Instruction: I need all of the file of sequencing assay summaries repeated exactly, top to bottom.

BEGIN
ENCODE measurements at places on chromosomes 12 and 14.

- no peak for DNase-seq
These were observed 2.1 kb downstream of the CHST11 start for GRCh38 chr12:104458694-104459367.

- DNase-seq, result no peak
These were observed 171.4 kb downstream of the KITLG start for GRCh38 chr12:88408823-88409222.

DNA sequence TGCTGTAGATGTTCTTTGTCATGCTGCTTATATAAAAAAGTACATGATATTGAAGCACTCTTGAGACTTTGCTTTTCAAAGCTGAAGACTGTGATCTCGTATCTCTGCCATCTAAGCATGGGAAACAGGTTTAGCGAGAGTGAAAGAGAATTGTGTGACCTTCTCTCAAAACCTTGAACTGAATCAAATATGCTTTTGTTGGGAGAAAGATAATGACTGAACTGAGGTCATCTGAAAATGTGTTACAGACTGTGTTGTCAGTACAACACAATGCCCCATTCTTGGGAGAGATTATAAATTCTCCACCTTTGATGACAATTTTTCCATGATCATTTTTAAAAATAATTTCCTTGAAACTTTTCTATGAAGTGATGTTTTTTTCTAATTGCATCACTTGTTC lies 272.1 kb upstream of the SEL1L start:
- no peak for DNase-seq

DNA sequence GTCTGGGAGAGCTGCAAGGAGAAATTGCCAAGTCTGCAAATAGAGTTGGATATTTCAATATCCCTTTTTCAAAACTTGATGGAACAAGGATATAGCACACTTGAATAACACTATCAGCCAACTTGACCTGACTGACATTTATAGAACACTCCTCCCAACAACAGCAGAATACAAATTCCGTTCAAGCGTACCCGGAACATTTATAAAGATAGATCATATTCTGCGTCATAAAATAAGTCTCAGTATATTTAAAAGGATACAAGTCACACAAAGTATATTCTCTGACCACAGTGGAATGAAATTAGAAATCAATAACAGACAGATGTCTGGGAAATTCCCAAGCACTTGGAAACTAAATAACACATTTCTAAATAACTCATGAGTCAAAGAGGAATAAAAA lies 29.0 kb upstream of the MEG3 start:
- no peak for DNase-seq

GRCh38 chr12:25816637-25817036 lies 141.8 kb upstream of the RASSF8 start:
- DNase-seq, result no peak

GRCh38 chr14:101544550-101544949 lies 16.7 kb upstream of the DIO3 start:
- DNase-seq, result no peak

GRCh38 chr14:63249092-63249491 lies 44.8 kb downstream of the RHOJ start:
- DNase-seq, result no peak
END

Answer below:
ENCODE measurements at places on chromosomes 12 and 14.

- no peak for DNase-seq
These were observed 2.1 kb downstream of the CHST11 start for GRCh38 chr12:104458694-104459367.

- DNase-seq, result no peak
These were observed 171.4 kb downstream of the KITLG start for GRCh38 chr12:88408823-88409222.

DNA sequence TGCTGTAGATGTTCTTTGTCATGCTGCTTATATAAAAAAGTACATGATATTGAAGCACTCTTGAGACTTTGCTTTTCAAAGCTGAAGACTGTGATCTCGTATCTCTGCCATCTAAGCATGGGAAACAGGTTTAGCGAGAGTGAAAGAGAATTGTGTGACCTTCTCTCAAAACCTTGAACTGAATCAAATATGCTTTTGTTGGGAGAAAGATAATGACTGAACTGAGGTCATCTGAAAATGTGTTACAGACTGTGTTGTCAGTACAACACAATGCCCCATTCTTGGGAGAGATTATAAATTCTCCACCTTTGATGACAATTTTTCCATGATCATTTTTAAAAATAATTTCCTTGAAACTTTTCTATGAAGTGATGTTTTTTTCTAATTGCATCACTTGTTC lies 272.1 kb upstream of the SEL1L start:
- no peak for DNase-seq

DNA sequence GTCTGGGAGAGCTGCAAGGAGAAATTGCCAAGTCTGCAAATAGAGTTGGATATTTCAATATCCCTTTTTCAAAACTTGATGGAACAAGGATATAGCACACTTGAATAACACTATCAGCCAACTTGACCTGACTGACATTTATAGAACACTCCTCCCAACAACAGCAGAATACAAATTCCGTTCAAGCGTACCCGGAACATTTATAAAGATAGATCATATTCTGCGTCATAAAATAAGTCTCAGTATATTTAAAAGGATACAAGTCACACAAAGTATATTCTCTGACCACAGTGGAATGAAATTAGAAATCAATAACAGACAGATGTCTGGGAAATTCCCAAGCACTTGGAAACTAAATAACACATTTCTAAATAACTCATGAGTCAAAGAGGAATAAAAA lies 29.0 kb upstream of the MEG3 start:
- no peak for DNase-seq

GRCh38 chr12:25816637-25817036 lies 141.8 kb upstream of the RASSF8 start:
- DNase-seq, result no peak

GRCh38 chr14:101544550-101544949 lies 16.7 kb upstream of the DIO3 start:
- DNase-seq, result no peak

GRCh38 chr14:63249092-63249491 lies 44.8 kb downstream of the RHOJ start:
- DNase-seq, result no peak